|Meiji Shrine Athletic Meet
At the prestigious Meiji Shrine athletic meets were held on a regular basis from 1924 to 1943.
The stated objective was to honor the Meiji Emperor while strengthening the bodies and spirits of the populace. It was included in the shrine's
religious event calendar.
The 1st and 2nd meets were sponsored by the Home Ministry (Naimushou), the 3rd through the 9th were sponsored by the shrine itself, and
the 10th through the 13th by the Ministry of Health, Labor, and Welfare (Kouseishou). The 14th and final meet only had local athletes so there
was no official sponsor.
The meet was held in November, and was held on the grounds of the shrine. However, it was not held consistently every year. Here is a
breakdown of the meets and the years held:
1st Meet: Taisho 13  2nd Meet: Taisho 14  3rd Meet: Taisho 15 
4th Meet: Showa 2  5th Meet: Showa 4  6th Meet: Showa 6 
7th Meet: Showa 8  8th Meet: Showa 10  9th Meet: Showa 12 
10th Meet: Showa 14  11th Meet: Showa 15  12th Meet: Showa 16 
13th Meet: Showa 17  14th Meet: Showa 18 
The participants consisted of members of the Patriotic Youth Brigade and also the general populace, students included. The Patriotic Youth
Brigade athletes were chosen from each of the prefectures, about 10 members from each. The general populace representatives were
selected from one of 12 districts: Hokkaido, Tohoku, Kanto, Hokuriku, Toukai, Kinki, Chugoku, Shikoku, Kyushu, Taiwan, Korea, and Kanto-shu
The 11th meet was held in 1940, and since that was the 2600th National Foundation Anniversary, the official title of the meet was 'Imperial Year
2600, Celebration, 11th Meiji Shrine Athletic Meet.' You may encounter a badge or something with that inscription.
As for the badges, below you will see some. The reverses are sometimes the same from year to year, but the obverse design is different. By
the suspension device, one can assume that these are watch fobs. I think the bronze fobs were given away or sold at the meet. I am not sure if
there was a badge for each meet, but I have seen other badges before. See also MEIJI SHRINE PAGE 2
For the modern (post-war) version of the tournament, the National Sports Festival was established.
Obverse has the Meiji Shrine gate and Imperial mums.
Imperial Sacred Mirror outline.
'Imperial Year 2587 , 4th Meet, Meiji Shrine Athletic
Obverse has the Imperial Sacred Mirror surrounded by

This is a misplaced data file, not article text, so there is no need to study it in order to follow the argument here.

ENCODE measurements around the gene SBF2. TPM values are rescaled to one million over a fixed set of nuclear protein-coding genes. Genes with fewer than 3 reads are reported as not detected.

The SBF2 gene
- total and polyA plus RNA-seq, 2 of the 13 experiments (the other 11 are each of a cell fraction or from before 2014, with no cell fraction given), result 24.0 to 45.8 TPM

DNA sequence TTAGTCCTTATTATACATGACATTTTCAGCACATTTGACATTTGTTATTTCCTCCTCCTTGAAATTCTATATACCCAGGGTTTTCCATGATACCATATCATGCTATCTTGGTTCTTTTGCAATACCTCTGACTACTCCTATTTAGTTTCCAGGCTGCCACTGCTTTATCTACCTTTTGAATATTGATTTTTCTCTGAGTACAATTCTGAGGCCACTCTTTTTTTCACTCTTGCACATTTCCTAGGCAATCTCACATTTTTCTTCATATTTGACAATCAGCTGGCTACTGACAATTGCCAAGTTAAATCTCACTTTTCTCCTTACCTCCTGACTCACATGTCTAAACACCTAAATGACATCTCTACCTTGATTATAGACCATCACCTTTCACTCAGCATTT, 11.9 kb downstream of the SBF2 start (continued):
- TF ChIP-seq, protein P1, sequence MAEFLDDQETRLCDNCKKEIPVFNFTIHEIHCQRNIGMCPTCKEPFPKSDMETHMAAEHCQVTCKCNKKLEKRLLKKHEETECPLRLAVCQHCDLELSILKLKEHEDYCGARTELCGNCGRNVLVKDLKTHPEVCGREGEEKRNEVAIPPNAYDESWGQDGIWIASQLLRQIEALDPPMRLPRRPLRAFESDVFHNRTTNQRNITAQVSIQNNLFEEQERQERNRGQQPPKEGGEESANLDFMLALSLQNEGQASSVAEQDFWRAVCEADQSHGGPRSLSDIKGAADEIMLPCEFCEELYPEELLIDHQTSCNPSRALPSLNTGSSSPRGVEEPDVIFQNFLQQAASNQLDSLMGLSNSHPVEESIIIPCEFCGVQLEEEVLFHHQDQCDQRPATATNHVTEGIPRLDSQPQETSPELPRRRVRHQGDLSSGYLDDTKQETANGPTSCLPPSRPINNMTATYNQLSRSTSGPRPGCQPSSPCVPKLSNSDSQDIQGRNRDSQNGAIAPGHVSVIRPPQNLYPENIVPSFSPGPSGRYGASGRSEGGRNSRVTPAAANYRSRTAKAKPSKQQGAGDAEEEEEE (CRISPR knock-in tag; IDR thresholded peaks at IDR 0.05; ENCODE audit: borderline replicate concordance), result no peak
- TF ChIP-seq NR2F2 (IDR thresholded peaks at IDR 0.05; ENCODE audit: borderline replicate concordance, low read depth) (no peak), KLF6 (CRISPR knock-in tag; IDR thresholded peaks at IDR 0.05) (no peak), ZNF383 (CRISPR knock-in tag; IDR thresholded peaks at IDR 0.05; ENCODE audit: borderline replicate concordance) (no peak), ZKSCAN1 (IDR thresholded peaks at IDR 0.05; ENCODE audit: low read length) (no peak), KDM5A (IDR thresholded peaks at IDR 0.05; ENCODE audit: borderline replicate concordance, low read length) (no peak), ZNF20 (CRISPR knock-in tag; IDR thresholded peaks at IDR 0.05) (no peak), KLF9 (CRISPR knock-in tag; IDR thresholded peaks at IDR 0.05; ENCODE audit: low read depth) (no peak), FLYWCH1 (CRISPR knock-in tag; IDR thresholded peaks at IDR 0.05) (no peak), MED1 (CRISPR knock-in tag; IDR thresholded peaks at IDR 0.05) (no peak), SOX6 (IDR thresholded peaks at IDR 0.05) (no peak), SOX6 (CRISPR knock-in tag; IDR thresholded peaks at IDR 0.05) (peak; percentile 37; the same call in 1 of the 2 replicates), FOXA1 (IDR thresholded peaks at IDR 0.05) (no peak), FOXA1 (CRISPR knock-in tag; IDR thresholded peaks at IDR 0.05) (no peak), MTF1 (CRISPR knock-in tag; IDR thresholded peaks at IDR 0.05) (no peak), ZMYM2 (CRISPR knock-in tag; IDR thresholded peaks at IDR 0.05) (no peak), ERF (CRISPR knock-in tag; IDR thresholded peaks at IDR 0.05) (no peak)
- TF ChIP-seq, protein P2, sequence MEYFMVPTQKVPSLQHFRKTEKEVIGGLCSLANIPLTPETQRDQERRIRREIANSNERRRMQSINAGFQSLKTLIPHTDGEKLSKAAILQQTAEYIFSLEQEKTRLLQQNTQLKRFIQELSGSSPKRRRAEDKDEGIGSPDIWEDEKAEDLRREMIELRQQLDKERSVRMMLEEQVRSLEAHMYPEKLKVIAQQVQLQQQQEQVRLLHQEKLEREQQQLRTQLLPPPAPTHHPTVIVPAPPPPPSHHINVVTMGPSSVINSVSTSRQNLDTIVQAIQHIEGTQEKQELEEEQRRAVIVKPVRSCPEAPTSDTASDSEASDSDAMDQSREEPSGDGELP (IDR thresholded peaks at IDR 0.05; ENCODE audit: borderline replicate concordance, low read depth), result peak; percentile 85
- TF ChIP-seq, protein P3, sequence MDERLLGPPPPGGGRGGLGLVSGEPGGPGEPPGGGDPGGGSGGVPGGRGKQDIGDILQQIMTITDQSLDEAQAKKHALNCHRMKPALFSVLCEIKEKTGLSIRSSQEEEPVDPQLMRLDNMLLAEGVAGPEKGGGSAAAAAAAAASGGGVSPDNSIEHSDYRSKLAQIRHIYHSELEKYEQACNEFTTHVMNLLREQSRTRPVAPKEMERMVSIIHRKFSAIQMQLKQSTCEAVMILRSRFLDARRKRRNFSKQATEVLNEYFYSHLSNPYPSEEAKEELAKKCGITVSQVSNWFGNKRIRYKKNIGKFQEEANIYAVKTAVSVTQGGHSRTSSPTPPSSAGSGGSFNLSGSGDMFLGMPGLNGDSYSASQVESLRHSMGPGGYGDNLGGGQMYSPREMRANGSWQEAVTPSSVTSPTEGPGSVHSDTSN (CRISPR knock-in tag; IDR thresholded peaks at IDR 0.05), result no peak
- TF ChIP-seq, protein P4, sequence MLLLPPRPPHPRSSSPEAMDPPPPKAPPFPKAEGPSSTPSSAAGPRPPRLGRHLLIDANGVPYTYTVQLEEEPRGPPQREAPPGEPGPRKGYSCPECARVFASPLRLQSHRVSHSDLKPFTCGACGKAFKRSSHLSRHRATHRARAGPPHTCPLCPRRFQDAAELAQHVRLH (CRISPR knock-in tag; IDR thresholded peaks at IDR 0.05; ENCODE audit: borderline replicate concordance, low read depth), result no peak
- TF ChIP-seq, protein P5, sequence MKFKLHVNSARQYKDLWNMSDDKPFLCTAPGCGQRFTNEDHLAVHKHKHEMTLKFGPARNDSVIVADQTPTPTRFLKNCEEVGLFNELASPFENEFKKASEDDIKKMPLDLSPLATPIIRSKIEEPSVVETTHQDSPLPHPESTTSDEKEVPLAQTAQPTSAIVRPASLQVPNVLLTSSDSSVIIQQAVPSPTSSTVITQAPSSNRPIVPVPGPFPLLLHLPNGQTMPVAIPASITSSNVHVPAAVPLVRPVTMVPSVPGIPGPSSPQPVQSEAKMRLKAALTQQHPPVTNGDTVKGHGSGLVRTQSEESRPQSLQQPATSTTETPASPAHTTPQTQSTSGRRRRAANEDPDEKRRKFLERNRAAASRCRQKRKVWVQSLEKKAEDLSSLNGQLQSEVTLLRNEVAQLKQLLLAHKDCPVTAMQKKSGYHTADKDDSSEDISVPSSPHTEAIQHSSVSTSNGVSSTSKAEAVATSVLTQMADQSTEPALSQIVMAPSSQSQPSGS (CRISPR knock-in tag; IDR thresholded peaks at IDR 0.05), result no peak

'Imperial Year 2586 , 3rd Meet, Meiji Shrine Athletic Meet
Obverse has the shishi (protective lion) in front of the Meiji
'Imperial Year 2589 , 5th Meet, Meiji Shrine Athletic
Designed by the famous artist Hata Shoukichi.
Obverse has a Roman-looking athlete.
'Imperial Year 2585 , Meiji Shrine Athletic
Meet Association, Naimushou.'
This would be the fob for the 2nd Meet.
The first meet.
'Meiji Shrine Athletic Meet, Imperial Year 2584 , Prime
'7th Meiji Shrine Athletic Meet, Showa 8 .'
Designed by the famous artist Hinago Jitsuzou (1892-1945).
The figure is Nomi no Sukune.
'6th Meiji Shrine Athletic Meet, Showa 6 .'
Designed by the famous artist Saitou Sogan (1889-1974).
Saitou studied at the Royal Academy in Britain from 1913 to
1916. He was awarded the 3rd Class Order of the Sacred
'8th Meiji Shrine Athletic Meet, Showa 10 .'
Same as above, but this one appears to have been made with a silver tint.
I have two fobs attached to a metal piece and ribbons.
The latter are inscribed 'Meiji Shrine Athletic Meet
Participant.' This may have been how these fobs were
originally presented. I haven't seen a case with these,
but one might exist. However, they could have been
just given to participants upon registration.
Here is a Meiji Shrine Athletic Meet commemorative watch fob in a case. I had
thought this was original to the fob, but now I'm not sure.
'9th Meiji Shrine Athletic Meet, Showa 12 .'
Meiji Shrine Athletic Meet Ginza 10 Year Festival Participation Badge. Fitted cardboard backing with original paper
Dated Showa 5 .
6th Meiji Shrine Athletic Meet, 1931.